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Lieberman-Warner Global Warming Legislation Provides Vehicle for Important Senate Debate
Giveaways to dirty fuels must be reduced
December 5, 2007
(Washington, DC) The Senate Environment and Public Works Committee moved global warming legislation to the full Senate today, marking a significant development in the effort to curb greenhouse gas emissions. The Lieberman-Warner bill, S. 2191 as amended by the chair, was reported out of the committee with few amendments and likely will be considered by the full Senate in 2008.
“While the reductions in greenhouse gases represented in the bill are significant, we hope efforts to strengthen the bill on the Senate floor will be successful,” said Dr. Michael McCally, Executive Director of Physicians for Social Responsibility. “The allowances for coal-fired power plants are too generous, and language was added to the bill that identifies nuclear as a beneficiary of subsidies. These are serious flaws.”
The bill seeks to reduce current emissions by more than 15 percent by 2020 with additional reductions nearing 60 percent by mid-century. PSR seeks more rapid reductions in these emissions and fewer allocation giveaways to dirty power sources, primarily coal.
“Coal plants produce more than carbon dioxide. PSR cannot support any efforts to promote more coal facilities that emit sulfur dioxide, nitrogen oxides, mercury and other pollutants that harm human health. There is no such thing as clean coal technology as long as it allows plants to dump millions of tons of pollutants into the air,” added McCally.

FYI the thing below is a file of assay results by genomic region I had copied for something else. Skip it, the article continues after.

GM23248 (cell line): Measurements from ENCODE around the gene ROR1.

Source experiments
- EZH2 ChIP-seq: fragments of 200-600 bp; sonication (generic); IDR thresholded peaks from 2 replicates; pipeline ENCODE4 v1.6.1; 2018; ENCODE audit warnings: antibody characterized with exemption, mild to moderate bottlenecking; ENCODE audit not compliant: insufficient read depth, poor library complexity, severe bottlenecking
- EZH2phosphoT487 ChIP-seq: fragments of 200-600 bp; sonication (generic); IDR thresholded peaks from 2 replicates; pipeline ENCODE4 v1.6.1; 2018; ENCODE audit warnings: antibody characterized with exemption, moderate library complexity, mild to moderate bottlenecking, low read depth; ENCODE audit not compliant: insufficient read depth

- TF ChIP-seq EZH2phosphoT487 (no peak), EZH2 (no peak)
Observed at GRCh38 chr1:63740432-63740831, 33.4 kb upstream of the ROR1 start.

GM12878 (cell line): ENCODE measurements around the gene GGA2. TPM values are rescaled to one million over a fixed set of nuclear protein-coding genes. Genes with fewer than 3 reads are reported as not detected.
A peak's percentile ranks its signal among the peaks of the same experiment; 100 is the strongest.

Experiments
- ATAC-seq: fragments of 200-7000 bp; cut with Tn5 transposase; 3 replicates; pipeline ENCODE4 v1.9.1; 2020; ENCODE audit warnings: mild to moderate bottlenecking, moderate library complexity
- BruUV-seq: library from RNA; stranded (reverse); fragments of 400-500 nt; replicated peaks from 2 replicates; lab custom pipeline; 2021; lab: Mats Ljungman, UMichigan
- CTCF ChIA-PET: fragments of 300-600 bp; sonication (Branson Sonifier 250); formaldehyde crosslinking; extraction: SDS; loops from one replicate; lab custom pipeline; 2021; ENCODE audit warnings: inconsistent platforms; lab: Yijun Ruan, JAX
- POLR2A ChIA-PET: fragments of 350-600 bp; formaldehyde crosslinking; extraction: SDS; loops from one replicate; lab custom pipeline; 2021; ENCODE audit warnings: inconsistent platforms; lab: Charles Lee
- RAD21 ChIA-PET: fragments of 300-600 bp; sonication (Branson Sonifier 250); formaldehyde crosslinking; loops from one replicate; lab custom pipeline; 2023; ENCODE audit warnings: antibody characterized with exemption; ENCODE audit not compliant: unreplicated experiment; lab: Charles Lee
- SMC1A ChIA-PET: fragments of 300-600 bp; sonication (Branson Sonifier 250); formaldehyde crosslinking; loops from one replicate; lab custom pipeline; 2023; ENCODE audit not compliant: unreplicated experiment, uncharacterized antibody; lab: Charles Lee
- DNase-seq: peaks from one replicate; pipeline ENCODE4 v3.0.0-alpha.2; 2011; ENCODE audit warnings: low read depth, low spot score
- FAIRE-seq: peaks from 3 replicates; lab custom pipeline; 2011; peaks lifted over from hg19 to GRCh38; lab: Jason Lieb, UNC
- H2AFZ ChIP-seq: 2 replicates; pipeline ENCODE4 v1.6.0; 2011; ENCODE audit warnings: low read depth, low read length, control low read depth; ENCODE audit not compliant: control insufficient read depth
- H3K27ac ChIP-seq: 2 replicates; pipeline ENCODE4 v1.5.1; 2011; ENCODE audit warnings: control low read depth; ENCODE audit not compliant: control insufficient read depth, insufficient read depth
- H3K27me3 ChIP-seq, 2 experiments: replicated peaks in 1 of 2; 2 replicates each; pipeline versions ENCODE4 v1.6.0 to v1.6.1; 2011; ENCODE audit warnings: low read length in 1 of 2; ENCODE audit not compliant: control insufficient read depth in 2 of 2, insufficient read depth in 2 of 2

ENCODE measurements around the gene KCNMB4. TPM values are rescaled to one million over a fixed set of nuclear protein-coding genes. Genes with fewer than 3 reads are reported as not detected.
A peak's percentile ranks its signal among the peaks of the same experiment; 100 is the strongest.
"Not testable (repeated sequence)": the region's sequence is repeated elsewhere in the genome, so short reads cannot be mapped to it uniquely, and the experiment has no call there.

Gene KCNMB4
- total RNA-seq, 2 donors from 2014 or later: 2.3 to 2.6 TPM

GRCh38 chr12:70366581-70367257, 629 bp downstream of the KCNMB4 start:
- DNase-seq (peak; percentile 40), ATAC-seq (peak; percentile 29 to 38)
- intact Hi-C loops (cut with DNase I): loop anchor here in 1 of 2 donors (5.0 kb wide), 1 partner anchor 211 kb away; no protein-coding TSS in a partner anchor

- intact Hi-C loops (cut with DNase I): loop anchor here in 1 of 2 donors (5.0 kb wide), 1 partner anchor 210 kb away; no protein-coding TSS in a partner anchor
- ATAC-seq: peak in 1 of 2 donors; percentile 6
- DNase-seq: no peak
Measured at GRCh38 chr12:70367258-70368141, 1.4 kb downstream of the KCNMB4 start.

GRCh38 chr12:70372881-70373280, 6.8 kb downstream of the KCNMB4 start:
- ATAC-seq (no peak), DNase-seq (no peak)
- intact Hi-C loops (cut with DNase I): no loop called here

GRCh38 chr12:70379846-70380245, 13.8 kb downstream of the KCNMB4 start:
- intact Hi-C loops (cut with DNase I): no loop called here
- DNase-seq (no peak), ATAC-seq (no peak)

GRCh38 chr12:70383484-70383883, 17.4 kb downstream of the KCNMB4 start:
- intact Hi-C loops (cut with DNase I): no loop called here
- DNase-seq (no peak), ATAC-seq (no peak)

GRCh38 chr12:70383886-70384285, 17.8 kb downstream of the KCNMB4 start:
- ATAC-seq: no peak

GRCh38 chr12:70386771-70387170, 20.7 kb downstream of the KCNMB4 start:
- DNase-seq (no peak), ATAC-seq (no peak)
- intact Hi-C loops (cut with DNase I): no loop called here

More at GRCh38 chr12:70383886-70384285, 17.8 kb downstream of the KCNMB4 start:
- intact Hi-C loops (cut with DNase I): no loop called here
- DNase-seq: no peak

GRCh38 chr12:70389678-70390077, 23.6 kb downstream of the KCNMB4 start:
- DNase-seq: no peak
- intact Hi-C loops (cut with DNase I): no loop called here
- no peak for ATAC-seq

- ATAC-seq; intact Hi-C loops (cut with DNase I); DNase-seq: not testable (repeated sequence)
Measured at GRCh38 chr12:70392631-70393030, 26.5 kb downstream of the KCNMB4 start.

PSR sees global warming as one of the gravest threats to human health and security. Millions are expected to suffer from water and food shortages worldwide, while heat waves, incidences of disease and threats from severe weather will increase in the U.S.
Annual Report 2012
PSR is pleased to present its 2012 Annual Report to our members and other stakeholders. Read more »
Toxic Chemicals in Our Food System
What chemicals are in the food we eat? Chemicals are used in every step of the process that puts food on our table: production, harvesting, processing, packing, transport, marketing and consumption and can be dangerous to our health. Read more »
Fracking: Harm on the Farm
Chemical exposures that harm farm animals and wild animals raise concern about health risks for people living near fracking sites, as the animals use the same water and breathe the same air as humans. Another, indirect concern for human health also exists: in multiple known cases of chemical exposure, cows continued to produce dairy and meat for human consumption, although it remained untested for chemical contaminants. Read more »
In the Spotlight
July 17, 2014
Our Best Opportunity to Cut Climate Change
We need you to take action now! Tell the EPA that its proposed rule to cut carbon pollution from power plants Is vitally important and on the right track – but can be strengthened.